The virtual classroom is a pale imitation of the face to face instruction that a good teacher provides and the classroom dynamic that goes with it. Like trying to fill the void left by the English Premier League by playing FIFA on X-Box, great for filling the gaps but not the real thing.

“Even if teaching on-line is not as effective as traditional teaching it does not meant that it is not effective at all.”

Three questions that need answering

Nevertheless, it is what we must work with. Even if teaching on-line is not as effective as traditional teaching it does not mean that it is not effective at all. Provided we do it right. With our campuses closed how do we ensure virtual schooling is virtually as effective? The debate seems to centre around three focal points.

  1. Should learning be synchronous or asynchronous?

Synchronistic learning involves running a virtual school day, often without deviation from the timetable. A feature of this is often ‘live lessons’, where students are expected to log in simultaneously with their classmates for a real time lesson, complete with discussion and work to be completed. This is contrasted with an asynchronistic approach where tasks are set for, say the week, and resources provides by the teacher (recorded lessons, worksheets etc) for the students to work through at their own pace.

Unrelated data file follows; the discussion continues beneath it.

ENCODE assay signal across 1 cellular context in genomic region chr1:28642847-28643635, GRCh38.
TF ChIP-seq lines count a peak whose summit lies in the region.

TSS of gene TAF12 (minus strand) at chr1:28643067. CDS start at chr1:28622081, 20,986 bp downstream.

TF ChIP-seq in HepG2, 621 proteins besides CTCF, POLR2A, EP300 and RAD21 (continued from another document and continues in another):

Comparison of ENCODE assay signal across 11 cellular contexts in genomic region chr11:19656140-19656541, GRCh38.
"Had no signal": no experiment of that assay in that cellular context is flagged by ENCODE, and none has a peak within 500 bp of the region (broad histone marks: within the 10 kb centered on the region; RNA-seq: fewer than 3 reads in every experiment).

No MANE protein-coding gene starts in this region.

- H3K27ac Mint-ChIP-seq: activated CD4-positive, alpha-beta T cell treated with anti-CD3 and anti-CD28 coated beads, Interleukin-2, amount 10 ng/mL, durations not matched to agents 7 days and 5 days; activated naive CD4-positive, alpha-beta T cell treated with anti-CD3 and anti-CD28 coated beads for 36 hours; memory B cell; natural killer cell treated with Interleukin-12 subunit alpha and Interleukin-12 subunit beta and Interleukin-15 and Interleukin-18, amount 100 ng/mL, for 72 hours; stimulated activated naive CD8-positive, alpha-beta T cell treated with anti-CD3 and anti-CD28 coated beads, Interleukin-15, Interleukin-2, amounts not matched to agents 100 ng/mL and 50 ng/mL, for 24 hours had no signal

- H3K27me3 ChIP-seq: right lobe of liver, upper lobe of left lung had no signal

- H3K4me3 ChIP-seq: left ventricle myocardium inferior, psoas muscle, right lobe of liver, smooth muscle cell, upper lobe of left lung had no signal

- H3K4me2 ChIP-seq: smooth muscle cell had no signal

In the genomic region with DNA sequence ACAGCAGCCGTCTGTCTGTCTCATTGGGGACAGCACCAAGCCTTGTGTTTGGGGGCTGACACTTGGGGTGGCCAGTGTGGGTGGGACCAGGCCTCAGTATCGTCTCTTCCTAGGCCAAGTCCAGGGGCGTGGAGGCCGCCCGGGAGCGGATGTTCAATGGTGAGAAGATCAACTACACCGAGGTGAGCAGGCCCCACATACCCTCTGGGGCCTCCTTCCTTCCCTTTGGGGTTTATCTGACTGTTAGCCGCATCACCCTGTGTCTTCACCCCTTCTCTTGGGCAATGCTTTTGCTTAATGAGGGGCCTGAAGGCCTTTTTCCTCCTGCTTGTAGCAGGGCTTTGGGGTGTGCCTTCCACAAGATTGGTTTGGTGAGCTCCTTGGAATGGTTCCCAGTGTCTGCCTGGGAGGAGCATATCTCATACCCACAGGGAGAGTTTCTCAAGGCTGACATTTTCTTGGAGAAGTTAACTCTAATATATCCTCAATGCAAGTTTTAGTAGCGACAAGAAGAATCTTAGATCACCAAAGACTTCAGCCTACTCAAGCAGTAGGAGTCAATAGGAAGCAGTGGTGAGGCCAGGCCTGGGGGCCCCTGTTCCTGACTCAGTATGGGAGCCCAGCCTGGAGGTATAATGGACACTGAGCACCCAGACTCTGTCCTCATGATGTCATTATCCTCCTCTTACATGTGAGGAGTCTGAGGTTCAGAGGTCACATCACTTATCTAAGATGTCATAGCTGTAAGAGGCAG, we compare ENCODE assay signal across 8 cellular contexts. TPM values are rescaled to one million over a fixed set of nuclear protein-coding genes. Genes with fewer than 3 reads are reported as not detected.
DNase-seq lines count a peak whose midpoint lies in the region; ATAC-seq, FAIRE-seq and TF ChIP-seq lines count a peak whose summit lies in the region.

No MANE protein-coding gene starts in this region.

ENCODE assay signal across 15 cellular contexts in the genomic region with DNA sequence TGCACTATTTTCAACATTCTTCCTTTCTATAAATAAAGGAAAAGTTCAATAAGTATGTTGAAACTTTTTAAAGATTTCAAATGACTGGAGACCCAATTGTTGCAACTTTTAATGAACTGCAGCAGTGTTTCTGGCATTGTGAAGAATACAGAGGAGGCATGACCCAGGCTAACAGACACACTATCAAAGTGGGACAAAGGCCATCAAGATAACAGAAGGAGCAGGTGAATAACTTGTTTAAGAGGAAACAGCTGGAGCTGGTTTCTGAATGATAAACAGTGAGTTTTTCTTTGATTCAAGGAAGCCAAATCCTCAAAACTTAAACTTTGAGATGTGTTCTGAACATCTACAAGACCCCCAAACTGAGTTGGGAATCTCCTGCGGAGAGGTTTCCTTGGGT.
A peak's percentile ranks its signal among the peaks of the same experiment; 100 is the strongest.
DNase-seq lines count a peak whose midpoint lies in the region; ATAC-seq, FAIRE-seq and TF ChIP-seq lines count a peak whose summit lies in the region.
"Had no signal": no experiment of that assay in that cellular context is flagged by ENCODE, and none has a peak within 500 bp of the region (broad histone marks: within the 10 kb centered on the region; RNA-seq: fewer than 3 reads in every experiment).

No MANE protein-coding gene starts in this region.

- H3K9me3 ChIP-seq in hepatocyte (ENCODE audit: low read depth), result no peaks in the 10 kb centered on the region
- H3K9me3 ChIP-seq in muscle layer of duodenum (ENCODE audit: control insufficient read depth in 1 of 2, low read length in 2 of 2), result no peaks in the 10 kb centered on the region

2. Do we lower or maintain expectations?

Do we maintain the same requirements as when students physically attend school, or lower expectations to take account of the complex strain students face? A combination of lock down and on-line learning creates certain demands while excessive screen time also raises issues for mental and physical health. There is debate too about the school’s role in continuing sporting, cultural and other extra mural programmes. How much commitment should schools realistically expect from their pupils at this time? What can staff manage?

3. How do we continue community?

With the absence of classroom interaction, I think we are all missing, and appreciating, the relational element of teaching (who knew). Relationships are hard when teaching is remote. The interactive nature of classrooms through active learning, discussion and collaboration is hard to replace. How do we keep each other close when learning is distant?

Coming up

Over the next few posts, I will be exploring some of these issues and trying to ascertain principles for effective on-line learning. Fortunately for you (and me) I will be relying on those with significant experience and expertise in this field so that we can make some headway through this internet imbroglio.

One comment

  1. […] Bruce Collins is the Director of Member Engagement at the International Boys’ Schools Coalition. In this post, having canvased educators from around the world, Bruce shares three principles that can guide schools in the shift to on-line learning. He also reminds us to keep people at the centre of what we do . This is the second in a series on learning on-line. Read Part 1 here. […]